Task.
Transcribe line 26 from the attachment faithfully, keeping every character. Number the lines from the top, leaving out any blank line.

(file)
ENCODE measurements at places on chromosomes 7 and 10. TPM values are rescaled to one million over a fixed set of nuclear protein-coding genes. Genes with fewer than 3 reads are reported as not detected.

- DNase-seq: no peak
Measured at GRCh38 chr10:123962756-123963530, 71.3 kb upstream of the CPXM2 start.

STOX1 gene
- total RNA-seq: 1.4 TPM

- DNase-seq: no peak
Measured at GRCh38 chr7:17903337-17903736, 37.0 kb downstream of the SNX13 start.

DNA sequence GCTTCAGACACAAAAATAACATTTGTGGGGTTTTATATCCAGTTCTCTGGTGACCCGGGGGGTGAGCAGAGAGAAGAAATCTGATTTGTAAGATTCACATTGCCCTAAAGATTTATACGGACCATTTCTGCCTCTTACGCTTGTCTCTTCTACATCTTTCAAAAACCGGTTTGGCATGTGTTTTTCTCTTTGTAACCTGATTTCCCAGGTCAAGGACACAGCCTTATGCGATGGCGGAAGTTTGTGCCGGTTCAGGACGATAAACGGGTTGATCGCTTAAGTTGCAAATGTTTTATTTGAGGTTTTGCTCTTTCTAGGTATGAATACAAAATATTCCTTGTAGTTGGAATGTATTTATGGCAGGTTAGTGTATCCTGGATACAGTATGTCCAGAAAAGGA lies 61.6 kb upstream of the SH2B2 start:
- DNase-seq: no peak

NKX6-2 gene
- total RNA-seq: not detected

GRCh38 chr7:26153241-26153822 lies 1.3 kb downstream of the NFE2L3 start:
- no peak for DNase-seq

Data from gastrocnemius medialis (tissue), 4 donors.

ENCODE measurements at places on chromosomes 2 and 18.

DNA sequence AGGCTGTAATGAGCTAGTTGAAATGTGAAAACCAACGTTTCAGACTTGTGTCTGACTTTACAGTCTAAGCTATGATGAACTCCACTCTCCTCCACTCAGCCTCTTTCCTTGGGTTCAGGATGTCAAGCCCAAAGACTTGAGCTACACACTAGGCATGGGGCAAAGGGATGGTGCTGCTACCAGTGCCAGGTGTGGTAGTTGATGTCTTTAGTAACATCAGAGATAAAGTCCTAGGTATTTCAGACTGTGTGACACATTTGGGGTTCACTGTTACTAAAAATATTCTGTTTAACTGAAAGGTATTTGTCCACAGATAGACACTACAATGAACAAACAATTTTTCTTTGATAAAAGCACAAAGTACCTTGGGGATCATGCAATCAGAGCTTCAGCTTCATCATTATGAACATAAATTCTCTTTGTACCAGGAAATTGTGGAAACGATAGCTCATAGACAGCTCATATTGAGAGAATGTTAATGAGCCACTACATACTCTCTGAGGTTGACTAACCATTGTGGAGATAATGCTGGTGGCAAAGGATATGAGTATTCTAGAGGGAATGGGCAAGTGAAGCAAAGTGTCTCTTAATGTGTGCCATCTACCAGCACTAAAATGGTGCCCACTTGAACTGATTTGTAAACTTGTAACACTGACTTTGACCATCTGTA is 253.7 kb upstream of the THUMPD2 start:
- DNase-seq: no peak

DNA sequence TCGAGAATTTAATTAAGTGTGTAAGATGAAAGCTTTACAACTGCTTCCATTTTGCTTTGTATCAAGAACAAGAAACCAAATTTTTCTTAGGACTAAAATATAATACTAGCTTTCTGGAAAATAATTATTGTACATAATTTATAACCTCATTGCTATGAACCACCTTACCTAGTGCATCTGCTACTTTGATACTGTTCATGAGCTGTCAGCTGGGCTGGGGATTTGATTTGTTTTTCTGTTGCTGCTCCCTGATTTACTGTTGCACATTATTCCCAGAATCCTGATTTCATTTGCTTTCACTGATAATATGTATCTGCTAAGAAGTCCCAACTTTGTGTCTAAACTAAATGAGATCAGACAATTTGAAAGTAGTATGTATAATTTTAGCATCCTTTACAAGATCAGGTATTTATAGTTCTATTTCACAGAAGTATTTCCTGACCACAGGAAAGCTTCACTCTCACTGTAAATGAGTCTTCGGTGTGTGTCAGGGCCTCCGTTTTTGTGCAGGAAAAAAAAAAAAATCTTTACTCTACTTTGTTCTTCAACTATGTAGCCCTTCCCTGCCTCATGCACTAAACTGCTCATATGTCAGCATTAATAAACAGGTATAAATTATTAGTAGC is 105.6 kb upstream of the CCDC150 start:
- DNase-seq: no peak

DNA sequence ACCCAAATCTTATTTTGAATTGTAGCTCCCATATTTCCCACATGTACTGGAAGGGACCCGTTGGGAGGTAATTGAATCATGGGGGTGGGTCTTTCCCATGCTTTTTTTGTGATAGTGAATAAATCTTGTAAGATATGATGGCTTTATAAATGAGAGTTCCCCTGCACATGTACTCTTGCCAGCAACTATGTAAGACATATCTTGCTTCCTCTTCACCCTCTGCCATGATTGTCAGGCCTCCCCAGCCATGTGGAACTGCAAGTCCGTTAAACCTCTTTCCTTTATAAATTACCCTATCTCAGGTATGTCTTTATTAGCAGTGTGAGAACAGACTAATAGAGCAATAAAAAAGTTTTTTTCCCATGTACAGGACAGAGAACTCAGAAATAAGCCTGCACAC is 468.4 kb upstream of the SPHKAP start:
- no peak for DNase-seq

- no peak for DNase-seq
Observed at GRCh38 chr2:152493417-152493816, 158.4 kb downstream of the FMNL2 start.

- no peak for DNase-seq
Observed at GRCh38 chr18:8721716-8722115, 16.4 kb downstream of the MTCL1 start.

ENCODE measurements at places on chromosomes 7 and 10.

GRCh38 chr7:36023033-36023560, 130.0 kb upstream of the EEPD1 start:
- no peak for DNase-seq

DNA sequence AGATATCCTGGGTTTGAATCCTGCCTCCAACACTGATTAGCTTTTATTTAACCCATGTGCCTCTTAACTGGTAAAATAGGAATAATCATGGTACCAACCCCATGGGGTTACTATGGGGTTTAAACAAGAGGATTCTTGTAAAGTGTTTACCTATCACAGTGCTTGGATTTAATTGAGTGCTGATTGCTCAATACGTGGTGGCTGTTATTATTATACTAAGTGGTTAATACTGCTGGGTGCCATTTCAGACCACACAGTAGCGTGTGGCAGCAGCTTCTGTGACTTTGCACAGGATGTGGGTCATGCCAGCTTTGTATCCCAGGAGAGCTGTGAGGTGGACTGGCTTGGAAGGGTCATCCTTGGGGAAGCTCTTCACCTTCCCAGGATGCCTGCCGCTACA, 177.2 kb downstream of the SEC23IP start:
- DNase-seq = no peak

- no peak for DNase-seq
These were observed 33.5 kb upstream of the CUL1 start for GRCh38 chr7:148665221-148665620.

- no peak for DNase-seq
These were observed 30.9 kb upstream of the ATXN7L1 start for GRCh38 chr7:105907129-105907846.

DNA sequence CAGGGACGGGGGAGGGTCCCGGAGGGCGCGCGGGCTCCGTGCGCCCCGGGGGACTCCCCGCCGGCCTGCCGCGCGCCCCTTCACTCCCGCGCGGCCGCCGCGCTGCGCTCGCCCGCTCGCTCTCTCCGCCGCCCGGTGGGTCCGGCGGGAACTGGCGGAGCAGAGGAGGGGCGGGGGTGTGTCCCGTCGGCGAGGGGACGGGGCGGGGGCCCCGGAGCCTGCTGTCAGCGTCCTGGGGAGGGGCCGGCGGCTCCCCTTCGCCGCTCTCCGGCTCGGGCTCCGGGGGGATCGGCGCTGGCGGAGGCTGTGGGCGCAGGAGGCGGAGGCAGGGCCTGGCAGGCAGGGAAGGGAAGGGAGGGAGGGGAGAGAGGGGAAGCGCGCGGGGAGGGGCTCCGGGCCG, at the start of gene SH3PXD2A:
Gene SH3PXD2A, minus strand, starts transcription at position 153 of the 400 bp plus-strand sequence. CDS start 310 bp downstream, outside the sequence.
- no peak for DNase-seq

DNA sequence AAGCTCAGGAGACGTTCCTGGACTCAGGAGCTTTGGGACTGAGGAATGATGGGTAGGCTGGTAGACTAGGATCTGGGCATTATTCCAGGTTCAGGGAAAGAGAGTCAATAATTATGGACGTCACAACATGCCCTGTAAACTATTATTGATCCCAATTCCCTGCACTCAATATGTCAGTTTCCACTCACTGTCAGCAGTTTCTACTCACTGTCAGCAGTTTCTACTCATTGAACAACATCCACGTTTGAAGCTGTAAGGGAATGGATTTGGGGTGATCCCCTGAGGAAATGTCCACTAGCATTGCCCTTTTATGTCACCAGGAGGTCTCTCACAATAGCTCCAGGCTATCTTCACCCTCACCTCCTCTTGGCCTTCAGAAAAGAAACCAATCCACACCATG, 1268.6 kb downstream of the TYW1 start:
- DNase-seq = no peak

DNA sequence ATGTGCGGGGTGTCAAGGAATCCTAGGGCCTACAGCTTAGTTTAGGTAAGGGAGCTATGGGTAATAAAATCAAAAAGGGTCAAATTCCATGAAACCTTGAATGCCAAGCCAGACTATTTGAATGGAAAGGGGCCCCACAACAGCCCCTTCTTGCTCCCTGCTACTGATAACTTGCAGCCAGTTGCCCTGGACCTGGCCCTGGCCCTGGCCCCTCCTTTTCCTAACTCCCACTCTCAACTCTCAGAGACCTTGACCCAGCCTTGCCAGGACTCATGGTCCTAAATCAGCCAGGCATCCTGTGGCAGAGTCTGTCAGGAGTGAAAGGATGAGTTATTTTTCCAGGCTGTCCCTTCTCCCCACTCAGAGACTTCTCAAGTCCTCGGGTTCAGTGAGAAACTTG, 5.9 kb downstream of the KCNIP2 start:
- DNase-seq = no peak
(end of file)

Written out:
ENCODE measurements at places on chromosomes 7 and 10.